“It may have been what our authorities always said they wanted, but the sudden influx of over a million people was a huge headache for them, and they were in no way prepared for it,” says Dmitry Oreshkin, head of the Mercator Group, a Moscow-based think tank. “They’re not ready for it now, especially since Russia is in the midst of an economic crisis, so it seems that they are trying to discourage Ukrainian immigrants in practice, pressure them to go home, regardless of what official policy proclaims.”
According to Russia's Federal Migration Service (FMS), 2.6 million Ukrainians live in Russia, more than half of them long-term “guest workers,” but about a million more who’ve arrived in the past 18 months fleeing next-door Ukraine.
Few Ukrainian refugees say they have received much help from the FMS, which processes and documents migrants. Many say they endure long waits for simple residency permits, a few hint that bribes have been demanded, and some have simply given up and ignored the need to obtain proper documentation.
As of September, according to the FMS, about 400,000 Ukrainians had applied for refugee status and almost 300,000 more have asked for temporary residence status. A further 600,000 are considered to be in breach of the rules entirely.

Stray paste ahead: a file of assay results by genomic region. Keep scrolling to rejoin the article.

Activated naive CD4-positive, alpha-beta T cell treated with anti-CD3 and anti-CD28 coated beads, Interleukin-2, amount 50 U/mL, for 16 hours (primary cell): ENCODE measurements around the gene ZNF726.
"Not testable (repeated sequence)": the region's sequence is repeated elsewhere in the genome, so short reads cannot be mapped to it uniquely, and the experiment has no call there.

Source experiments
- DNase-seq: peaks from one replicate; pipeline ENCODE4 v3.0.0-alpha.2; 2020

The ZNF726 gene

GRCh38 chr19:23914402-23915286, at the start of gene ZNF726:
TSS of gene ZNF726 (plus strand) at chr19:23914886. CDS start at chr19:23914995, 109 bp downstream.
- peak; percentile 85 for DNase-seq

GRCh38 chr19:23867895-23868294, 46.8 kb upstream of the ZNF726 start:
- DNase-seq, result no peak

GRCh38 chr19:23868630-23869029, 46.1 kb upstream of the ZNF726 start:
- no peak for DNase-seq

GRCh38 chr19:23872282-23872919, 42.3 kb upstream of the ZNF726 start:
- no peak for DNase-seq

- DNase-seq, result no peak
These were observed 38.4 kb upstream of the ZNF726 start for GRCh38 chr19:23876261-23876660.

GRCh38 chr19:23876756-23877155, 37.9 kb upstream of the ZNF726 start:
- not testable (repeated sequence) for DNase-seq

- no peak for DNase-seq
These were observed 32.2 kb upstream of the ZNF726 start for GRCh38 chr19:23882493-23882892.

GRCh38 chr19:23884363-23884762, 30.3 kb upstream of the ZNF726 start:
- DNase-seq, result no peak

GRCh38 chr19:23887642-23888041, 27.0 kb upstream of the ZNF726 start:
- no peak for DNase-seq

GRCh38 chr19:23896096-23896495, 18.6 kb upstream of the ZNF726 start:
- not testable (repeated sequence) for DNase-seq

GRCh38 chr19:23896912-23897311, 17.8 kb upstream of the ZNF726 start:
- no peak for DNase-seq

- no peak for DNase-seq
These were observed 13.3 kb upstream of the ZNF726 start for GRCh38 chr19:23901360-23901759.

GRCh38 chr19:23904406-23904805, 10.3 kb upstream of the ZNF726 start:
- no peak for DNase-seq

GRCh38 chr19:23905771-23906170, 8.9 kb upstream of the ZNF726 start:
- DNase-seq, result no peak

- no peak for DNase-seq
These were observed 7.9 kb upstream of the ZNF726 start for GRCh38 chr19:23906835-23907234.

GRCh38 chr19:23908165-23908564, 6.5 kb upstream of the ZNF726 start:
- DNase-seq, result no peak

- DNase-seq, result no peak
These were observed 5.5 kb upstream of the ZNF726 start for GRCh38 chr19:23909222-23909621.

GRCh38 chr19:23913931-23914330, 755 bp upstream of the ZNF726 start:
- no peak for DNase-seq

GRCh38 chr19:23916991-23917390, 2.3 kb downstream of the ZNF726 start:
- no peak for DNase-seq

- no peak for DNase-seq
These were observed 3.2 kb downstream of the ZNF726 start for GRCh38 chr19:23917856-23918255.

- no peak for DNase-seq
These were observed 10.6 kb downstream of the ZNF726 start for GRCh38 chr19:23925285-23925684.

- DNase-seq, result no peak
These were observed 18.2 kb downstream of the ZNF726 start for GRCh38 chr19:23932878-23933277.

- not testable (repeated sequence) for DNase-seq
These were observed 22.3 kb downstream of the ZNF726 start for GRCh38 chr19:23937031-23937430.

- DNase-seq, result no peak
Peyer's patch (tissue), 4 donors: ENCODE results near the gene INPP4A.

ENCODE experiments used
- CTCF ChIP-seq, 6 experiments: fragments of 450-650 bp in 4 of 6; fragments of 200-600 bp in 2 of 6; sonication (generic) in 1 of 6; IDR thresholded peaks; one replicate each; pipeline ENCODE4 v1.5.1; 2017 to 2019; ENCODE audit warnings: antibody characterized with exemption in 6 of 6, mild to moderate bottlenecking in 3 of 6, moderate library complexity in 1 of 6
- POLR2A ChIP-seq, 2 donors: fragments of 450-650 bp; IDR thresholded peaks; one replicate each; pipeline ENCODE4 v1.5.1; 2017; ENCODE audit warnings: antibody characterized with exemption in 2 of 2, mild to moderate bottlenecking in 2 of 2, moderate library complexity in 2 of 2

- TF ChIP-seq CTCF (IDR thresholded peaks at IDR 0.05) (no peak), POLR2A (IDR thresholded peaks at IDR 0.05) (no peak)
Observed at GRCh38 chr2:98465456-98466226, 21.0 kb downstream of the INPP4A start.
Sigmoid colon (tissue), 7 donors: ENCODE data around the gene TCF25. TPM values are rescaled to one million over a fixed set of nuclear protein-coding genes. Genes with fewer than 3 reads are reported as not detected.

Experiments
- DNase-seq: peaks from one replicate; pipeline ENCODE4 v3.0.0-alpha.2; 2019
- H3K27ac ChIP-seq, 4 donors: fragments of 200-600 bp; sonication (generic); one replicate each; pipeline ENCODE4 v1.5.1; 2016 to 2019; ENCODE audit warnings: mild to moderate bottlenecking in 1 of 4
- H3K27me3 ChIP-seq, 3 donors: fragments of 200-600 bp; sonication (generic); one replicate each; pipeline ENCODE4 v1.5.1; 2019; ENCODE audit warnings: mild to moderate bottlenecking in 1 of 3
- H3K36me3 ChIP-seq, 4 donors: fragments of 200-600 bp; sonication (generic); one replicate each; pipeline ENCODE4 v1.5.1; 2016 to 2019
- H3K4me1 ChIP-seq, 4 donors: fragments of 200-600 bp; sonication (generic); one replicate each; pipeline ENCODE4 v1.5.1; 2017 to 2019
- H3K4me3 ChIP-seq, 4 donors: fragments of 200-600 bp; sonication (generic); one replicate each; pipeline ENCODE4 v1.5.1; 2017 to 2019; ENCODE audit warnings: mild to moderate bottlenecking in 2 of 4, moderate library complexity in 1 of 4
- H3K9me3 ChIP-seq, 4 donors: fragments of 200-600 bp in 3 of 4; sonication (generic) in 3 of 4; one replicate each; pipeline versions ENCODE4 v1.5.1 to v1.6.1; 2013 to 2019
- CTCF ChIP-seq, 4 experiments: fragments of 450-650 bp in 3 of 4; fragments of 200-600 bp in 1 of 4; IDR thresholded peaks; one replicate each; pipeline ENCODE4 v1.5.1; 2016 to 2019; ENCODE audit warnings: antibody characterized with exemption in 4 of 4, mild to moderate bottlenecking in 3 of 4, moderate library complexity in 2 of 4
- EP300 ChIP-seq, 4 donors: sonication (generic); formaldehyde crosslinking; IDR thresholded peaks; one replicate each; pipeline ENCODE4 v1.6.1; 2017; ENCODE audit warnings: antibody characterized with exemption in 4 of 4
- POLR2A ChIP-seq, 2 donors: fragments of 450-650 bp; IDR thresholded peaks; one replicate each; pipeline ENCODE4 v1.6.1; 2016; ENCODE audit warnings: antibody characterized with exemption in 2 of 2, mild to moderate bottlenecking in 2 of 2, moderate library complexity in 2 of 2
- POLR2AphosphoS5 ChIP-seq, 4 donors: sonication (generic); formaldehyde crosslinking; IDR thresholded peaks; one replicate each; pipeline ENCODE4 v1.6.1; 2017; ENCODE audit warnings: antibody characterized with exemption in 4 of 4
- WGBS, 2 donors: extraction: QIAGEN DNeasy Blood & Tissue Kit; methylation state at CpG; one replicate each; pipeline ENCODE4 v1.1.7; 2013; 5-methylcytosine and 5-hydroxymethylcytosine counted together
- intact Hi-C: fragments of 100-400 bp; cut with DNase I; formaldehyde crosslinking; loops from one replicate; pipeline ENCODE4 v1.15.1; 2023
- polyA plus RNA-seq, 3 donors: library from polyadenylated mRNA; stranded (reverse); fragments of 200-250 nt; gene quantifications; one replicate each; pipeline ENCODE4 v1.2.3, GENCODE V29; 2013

Making sense of Russian policy
“At first everything was sweetness and light, Ukrainian refugees were met with good camps and widespread public sympathy,” says Svetlana Gannushkina, head of Civil Assistance, a nongovernmental group that aids refugees. “But soon the camps started to get closed down – there are presently only about 20,000 Ukrainian refugees living in state institutions – and authorities blocked them from moving to areas like Moscow or St. Petersburg, which have the best living standards and most available jobs.
“Even those who may have had relatives, friends, or opportunities in central cities got sent away to far-off areas,” even to Siberia and the Pacific coast, she says.
While the Russian government still makes an exception for some half-million Ukrainians who fled the active war zone of Donbass, it offers little sympathy to many who left Ukraine for political reasons or to evade the draft. Last month, the FMS ruled that all Ukrainians in Russia, excepting former residents of Donbass, must renew all their documents or face deportation.